4. The process as claimed in claim 1, wherein said polar solvent of step b) consists of DMSO containing 10% of methanol with a weight ratio to the salt of said organic base from 50:1 to 100:1.
5. The process as claimed in claim 1, wherein said N.-resulfation of step c) is carried out by treating an aqueous solution of the product obtained in step b) with trimethylamine sulfur trioxide in an amount by weight equal to said product one, at pH 9, heating to 50-60° C3 and adding subsequently again an equal amount of trimethylamine sulfur trioxide.
Description
FIELD OF THE INVENTION

Object of the present invention are glycosaminoglycans having high antithrombotic activity in vitro, obtained by various kinds of glycosaminoglycans supersulfated by the preparation of the salt of an organic base of the starting supersulfated glycosaminoglycan, by partial solvolytic desulfation of said salt and N-resulfation of said partially desulfated product.

PRIOR ART

Heparin is a polysaccharide extracted by animal organs, employed for more than lo fifty years as an anticoagulant and antithrombotic agent. Together with heparan sulfate, it belongs to the family of the glycosaminoglycans, consisting of alternate sequences of an uronic acid (iduronic or glucuronic) and glucosamine, variously sulfated depending on the tissue and the animal species from which they have been obtained and, to a certain extent, on the isolation processes too. The structure of heparin may be represented in statistical terms by formula

where the U units represent the iduronic (IdoA) or glucuronic (GIcA) acid and the. A units represent the N-sulfated (GIcNAc) glucosamine; R2, R3 and R6 represent sulfate groups or hydrogen and R′ represents SO3 or Ac. The sequences mostly represented in the heparins used in clinic are those of the trisulfated disaccharide (IdoA2SO3-GlcNSO36SO3). On the contrary, a minor pentasaccharidic sequence contained only in about one third of the chains forming the common heparins and characterized by a glucosaminic unit sulfated in position 3 (GIcNSO33SO3) and forming the active site of heparin and heparan sulfate for the antithrombin III is essential for the expression of significant anticoagulant and antithrombotic activities. The 3-O-sulfated glucosamine unit is considered the marker of said active site and the antithrombotic activity, generally expressed by the inhibition capability of the X activated (Xa) and thrombin (IIa) coagulation factors, is correlable with the content percent of said unit in the heparins.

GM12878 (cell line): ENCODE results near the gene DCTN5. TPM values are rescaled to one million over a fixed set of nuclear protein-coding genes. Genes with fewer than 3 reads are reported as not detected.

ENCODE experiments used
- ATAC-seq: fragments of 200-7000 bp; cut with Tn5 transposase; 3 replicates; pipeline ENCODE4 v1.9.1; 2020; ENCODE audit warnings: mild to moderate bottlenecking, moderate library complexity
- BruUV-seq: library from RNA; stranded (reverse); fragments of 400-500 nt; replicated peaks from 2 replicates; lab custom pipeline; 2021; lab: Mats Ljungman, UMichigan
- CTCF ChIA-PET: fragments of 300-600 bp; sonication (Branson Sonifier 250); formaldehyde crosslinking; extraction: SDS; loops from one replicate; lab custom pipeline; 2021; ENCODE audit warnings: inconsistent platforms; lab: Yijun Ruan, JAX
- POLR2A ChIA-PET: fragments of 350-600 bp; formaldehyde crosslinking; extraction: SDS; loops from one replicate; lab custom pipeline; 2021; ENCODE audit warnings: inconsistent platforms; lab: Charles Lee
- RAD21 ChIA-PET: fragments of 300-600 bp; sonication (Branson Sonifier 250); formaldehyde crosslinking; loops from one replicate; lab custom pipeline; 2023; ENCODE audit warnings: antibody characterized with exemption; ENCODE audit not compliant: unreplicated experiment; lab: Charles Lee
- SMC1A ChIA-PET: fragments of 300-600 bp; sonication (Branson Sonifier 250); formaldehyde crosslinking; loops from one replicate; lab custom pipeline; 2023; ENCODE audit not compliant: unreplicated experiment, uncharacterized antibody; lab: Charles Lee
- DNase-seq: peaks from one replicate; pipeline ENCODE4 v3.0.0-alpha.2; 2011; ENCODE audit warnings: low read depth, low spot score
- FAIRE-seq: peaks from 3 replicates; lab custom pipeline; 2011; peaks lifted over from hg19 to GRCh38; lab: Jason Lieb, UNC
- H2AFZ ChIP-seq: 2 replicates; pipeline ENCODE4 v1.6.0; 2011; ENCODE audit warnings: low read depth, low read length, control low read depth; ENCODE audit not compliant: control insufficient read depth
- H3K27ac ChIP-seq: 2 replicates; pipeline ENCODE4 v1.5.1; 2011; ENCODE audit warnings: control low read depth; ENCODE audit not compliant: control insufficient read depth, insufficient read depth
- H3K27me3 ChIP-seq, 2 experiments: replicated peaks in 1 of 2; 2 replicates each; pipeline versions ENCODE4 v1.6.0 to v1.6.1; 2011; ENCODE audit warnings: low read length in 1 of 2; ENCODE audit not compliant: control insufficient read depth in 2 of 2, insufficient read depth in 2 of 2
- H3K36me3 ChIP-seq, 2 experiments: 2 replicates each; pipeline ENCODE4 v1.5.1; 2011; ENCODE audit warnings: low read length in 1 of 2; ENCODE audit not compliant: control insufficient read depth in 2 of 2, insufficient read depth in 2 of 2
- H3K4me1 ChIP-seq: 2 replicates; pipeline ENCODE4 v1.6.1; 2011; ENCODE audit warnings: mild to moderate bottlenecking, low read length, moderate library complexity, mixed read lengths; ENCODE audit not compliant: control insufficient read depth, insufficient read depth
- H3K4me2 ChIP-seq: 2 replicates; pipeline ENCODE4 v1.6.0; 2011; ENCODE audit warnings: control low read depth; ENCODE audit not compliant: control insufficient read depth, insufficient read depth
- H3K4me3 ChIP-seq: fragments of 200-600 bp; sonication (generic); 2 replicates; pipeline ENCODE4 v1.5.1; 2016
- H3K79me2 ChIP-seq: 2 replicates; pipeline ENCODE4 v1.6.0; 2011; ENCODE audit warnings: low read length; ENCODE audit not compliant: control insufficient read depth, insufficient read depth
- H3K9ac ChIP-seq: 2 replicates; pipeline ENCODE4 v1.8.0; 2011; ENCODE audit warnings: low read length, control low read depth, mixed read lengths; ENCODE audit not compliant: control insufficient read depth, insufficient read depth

The anticoagulant and antithrombotic properties of heparin and heparan sulfate are also modulated by the length of the polysaccharidic chains composing them. For example the heparins having low molecular weight (LMWH) have lower anticoagulant activity but antithrombotic activity similar to the traditional heparins one, and they are inclined to substitute the latter ones in several therapeutic applications, especially in order to reduce the haemorrhagic risks and other side effects of heparin, such as the thrombocytopenia. In addition, the LMWH are characterized by a bioavailability better than the traditional heparins one when they are administered by subcutaneous route, as it is common in the prevention of the venous thrombosis. (B. Casu Heparin structure, Hemostasis 20/1, 66-73 (1990)); (D. A. Lane, J. Björk, U. Lindall (Ed. s). Heparin and Related Polysaccharides, Plenum Press, New York, 1992).